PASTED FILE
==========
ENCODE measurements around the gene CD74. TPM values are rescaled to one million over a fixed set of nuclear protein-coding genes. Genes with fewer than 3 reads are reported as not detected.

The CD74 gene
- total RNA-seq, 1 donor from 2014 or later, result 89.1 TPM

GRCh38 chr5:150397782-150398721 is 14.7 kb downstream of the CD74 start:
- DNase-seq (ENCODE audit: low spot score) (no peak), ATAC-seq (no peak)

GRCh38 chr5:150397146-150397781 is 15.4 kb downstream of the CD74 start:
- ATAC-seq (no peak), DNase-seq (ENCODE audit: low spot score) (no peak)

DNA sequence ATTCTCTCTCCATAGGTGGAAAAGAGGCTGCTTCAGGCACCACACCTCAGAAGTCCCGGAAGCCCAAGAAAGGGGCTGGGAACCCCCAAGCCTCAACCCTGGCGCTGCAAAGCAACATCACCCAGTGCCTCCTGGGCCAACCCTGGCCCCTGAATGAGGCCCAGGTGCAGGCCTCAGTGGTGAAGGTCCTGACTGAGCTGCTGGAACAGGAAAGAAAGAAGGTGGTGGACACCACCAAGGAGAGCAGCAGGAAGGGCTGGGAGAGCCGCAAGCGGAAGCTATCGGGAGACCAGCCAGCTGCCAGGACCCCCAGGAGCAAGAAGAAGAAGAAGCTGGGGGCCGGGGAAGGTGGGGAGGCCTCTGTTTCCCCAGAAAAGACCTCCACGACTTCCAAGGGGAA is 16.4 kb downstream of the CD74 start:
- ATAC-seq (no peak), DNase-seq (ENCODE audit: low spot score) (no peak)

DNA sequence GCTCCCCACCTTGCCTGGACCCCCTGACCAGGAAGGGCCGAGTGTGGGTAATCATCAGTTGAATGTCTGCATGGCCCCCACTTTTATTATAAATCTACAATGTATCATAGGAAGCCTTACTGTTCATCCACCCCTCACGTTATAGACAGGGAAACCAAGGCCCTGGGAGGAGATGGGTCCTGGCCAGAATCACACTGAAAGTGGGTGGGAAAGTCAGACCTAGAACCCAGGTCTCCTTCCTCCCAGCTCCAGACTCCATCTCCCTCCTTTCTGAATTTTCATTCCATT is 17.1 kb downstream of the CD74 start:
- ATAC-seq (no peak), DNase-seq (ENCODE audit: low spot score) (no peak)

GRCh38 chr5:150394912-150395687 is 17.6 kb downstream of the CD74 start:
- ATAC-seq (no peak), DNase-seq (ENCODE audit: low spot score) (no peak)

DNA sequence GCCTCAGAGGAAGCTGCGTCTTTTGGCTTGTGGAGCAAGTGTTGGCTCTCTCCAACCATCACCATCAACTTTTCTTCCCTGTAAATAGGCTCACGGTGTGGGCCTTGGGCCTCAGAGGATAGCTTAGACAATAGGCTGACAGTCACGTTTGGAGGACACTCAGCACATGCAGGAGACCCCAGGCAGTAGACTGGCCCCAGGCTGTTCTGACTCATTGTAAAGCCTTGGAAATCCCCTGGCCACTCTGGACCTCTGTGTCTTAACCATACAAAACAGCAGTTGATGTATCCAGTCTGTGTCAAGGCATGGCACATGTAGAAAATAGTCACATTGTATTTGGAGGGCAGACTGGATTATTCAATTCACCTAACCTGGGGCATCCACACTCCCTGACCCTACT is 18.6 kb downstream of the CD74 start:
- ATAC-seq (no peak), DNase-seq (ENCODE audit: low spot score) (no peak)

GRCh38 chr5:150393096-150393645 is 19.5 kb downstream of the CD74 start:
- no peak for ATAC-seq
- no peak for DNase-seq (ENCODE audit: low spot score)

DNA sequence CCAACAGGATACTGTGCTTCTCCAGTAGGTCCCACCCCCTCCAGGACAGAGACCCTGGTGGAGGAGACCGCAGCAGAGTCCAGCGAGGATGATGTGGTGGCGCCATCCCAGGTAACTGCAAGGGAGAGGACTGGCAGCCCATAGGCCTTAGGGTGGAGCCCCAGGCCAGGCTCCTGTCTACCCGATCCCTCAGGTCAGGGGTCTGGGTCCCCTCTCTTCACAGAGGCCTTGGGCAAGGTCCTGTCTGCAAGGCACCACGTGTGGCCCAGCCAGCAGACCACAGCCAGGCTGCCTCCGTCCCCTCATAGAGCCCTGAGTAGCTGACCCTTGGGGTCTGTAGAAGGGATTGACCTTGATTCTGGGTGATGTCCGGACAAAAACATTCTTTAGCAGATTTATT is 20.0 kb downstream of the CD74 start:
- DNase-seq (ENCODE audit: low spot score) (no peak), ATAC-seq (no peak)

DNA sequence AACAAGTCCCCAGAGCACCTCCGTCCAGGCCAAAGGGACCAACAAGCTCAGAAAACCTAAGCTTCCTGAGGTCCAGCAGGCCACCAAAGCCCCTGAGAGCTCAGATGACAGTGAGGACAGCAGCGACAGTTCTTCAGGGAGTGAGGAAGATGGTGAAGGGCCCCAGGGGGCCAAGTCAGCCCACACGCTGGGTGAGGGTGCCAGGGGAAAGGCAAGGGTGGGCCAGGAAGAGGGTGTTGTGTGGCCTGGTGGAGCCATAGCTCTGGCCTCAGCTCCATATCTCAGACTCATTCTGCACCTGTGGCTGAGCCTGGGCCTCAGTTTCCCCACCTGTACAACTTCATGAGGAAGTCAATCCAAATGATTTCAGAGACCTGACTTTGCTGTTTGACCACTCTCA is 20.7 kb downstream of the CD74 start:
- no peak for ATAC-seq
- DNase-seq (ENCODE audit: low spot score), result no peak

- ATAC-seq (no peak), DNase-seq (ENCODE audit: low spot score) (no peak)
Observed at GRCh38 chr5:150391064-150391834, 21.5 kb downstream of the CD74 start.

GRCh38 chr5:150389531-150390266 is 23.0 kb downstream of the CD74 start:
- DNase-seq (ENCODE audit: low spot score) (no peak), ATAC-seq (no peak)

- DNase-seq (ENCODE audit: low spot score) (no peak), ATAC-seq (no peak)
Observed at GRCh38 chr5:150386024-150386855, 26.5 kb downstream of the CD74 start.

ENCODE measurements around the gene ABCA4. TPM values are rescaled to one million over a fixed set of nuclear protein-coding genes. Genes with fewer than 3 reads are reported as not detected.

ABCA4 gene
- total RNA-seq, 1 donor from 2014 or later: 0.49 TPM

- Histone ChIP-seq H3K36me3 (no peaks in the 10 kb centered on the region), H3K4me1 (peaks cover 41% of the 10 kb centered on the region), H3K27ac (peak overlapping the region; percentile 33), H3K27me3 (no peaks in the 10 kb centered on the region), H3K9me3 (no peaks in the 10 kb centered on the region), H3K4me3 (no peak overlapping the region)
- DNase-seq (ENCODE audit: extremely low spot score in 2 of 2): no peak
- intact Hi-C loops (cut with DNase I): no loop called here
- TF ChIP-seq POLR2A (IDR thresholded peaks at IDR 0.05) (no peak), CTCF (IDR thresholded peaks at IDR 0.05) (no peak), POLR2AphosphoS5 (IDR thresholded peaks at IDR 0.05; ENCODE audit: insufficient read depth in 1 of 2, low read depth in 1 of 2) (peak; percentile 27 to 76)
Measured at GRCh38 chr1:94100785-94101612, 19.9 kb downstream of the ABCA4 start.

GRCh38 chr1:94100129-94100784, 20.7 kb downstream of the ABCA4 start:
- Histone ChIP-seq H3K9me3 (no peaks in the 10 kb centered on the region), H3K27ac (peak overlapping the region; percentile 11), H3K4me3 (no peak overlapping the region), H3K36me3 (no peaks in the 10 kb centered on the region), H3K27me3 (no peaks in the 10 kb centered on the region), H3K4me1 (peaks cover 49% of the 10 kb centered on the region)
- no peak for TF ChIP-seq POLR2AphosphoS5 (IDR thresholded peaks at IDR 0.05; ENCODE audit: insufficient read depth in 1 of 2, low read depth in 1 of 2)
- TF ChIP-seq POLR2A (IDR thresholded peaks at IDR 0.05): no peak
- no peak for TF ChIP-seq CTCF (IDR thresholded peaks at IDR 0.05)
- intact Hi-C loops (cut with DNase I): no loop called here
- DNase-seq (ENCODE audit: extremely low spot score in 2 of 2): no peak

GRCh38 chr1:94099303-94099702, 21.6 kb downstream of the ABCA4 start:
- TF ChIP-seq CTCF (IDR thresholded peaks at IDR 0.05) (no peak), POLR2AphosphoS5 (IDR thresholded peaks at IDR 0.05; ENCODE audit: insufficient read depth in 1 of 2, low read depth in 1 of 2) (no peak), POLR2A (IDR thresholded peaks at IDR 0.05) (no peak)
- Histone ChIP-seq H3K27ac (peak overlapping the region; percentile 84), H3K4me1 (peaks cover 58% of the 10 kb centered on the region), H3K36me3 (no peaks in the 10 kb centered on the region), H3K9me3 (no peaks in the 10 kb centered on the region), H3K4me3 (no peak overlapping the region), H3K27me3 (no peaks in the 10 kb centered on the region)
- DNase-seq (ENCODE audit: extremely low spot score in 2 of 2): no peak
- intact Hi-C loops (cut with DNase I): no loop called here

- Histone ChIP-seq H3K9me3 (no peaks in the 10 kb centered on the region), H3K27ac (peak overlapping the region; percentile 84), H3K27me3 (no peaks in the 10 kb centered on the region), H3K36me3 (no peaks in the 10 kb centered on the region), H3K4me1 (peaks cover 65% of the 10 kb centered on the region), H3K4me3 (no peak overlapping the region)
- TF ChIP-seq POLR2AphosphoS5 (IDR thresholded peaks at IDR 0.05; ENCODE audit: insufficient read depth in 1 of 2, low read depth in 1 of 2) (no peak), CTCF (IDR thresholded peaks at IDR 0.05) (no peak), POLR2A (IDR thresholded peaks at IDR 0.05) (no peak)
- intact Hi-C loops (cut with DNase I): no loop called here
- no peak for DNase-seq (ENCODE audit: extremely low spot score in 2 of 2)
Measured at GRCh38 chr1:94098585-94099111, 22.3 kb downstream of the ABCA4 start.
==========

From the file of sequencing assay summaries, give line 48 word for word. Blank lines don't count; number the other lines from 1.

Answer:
- DNase-seq (ENCODE audit: extremely low spot score in 2 of 2): no peak